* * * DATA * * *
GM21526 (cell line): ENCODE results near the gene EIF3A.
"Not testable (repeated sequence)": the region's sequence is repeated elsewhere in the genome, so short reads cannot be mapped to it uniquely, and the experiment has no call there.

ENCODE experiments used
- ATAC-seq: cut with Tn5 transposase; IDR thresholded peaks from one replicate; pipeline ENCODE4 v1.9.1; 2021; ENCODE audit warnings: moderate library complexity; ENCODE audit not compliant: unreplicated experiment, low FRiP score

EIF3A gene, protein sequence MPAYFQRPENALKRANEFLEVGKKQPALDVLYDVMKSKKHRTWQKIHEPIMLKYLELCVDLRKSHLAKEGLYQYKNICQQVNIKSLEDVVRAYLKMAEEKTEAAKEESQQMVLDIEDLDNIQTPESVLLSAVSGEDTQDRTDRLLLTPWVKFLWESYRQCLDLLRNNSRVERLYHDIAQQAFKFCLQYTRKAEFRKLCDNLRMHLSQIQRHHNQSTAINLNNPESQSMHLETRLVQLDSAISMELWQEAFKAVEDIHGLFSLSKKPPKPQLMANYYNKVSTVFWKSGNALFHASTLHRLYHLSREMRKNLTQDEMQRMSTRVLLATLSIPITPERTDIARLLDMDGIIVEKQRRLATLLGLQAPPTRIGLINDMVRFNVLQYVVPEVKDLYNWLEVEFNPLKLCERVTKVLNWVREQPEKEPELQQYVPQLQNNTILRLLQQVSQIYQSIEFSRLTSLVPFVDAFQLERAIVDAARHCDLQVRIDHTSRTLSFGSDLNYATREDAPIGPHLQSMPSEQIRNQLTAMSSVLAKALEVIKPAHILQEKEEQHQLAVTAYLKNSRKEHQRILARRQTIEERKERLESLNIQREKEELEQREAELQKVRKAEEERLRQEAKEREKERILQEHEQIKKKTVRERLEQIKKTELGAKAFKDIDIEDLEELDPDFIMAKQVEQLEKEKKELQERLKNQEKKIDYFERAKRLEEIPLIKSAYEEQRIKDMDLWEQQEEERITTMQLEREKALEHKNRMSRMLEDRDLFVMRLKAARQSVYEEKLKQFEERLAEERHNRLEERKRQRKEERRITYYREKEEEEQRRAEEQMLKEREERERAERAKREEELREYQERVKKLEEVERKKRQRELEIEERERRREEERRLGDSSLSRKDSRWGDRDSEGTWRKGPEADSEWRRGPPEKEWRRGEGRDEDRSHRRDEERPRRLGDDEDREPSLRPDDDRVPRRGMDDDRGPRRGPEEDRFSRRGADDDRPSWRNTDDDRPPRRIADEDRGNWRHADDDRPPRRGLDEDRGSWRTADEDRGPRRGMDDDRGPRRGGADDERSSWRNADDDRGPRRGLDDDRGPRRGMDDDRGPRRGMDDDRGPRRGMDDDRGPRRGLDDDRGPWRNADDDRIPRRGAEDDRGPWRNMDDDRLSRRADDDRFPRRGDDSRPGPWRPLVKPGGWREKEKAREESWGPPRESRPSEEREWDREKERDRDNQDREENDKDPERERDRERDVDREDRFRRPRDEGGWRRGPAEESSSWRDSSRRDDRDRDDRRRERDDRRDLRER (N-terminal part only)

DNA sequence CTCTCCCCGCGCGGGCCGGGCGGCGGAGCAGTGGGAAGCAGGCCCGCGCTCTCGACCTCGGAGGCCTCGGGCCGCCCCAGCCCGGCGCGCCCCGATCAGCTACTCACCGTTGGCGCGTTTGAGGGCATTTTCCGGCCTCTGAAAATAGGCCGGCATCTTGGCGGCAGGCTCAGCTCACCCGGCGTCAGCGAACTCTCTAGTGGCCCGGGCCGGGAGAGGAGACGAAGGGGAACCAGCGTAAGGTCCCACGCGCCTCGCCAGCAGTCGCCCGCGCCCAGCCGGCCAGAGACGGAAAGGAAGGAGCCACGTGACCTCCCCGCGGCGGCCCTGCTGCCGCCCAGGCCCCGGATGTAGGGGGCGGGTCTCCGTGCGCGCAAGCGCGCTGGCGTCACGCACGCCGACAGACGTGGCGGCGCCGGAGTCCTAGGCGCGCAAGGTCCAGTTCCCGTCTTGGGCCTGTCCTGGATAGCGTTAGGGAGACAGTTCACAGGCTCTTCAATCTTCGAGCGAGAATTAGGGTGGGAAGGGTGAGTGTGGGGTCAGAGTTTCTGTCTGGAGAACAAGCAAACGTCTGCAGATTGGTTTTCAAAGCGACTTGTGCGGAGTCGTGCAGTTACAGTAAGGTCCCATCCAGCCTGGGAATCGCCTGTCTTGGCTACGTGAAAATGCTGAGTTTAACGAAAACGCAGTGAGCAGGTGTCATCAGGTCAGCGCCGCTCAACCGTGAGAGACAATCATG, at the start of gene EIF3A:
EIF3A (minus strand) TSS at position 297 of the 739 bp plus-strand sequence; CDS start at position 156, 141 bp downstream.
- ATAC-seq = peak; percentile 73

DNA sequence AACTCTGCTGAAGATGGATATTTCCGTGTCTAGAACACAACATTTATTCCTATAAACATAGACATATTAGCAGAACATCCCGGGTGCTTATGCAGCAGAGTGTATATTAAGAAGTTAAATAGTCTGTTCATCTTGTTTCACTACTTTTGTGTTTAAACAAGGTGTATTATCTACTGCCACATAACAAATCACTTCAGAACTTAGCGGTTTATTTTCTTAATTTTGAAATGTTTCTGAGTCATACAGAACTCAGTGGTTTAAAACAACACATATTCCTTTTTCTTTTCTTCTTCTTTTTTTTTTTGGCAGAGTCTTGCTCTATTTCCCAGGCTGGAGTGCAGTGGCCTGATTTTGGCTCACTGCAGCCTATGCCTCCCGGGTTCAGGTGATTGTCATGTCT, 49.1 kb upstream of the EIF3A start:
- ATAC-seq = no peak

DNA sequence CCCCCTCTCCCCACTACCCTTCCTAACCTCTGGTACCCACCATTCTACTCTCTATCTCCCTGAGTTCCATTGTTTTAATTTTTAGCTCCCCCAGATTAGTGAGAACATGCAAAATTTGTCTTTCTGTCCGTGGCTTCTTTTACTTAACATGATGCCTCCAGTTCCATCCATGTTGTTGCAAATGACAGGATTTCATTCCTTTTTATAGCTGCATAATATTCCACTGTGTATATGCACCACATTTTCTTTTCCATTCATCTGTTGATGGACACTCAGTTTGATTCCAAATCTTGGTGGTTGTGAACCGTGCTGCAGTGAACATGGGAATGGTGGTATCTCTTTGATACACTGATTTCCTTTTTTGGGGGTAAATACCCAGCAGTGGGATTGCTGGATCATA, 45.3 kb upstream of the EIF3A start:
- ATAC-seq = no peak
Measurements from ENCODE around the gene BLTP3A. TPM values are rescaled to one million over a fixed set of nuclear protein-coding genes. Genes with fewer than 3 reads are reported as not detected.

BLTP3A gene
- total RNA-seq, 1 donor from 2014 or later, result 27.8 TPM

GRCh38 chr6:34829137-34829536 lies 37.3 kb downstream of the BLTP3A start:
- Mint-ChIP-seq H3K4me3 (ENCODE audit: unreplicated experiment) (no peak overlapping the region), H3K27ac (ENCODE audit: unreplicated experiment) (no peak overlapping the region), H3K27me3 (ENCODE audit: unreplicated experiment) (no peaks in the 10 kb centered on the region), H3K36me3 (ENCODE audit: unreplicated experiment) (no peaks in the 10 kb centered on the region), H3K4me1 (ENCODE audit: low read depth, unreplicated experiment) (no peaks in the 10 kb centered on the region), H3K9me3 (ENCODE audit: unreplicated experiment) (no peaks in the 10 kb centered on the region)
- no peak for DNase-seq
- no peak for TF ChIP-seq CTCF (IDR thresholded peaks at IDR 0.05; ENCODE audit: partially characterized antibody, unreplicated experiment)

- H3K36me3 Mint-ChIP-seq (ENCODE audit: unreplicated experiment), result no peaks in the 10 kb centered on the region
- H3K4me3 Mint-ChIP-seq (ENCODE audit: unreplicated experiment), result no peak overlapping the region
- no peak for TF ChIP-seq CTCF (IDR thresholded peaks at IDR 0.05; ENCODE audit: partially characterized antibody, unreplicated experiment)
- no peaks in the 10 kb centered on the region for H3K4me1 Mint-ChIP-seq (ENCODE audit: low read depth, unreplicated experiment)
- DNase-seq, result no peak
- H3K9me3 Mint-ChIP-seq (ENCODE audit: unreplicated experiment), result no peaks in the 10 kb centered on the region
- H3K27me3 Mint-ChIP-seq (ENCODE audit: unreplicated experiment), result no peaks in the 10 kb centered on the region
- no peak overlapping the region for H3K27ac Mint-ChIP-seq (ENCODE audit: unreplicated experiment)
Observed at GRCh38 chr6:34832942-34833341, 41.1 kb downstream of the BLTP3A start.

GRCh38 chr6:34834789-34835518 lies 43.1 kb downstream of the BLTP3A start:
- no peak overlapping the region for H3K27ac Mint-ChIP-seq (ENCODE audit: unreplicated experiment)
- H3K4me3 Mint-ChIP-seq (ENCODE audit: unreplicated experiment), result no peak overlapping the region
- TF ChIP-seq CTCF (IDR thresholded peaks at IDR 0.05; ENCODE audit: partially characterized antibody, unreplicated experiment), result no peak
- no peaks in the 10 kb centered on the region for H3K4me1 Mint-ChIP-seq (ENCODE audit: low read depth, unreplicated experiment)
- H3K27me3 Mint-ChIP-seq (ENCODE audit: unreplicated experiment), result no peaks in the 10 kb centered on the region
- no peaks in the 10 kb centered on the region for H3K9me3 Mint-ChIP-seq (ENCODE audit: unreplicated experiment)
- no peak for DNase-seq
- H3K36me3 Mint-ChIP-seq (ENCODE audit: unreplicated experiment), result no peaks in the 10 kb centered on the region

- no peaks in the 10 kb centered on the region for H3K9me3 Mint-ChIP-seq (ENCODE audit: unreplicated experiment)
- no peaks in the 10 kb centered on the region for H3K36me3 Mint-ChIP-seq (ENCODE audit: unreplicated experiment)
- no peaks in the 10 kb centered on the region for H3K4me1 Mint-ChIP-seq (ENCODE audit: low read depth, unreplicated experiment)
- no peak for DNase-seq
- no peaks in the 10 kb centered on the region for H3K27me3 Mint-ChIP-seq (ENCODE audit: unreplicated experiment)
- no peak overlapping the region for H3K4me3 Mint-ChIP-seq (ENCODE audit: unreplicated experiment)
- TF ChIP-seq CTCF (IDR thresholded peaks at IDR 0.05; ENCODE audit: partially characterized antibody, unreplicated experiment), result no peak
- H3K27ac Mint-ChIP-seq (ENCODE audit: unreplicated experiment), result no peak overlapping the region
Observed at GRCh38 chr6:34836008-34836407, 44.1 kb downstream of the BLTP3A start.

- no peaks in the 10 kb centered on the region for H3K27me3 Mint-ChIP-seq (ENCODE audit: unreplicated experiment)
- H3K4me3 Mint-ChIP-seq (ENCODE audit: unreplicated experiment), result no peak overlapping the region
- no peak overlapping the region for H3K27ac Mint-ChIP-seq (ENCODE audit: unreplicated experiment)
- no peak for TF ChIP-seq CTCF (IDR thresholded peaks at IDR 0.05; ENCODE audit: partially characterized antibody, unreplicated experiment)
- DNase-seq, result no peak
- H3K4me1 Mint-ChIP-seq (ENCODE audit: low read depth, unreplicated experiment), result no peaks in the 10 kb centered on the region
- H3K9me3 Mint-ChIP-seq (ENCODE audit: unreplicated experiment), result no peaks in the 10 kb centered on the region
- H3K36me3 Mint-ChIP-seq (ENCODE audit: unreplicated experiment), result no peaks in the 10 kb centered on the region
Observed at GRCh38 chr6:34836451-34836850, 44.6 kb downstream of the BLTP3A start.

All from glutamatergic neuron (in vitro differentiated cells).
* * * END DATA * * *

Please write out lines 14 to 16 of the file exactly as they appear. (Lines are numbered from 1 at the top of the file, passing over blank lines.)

BLTP3A gene
- total RNA-seq, 1 donor from 2014 or later, result 27.8 TPM

GRCh38 chr6:34829137-34829536 lies 37.3 kb downstream of the BLTP3A start: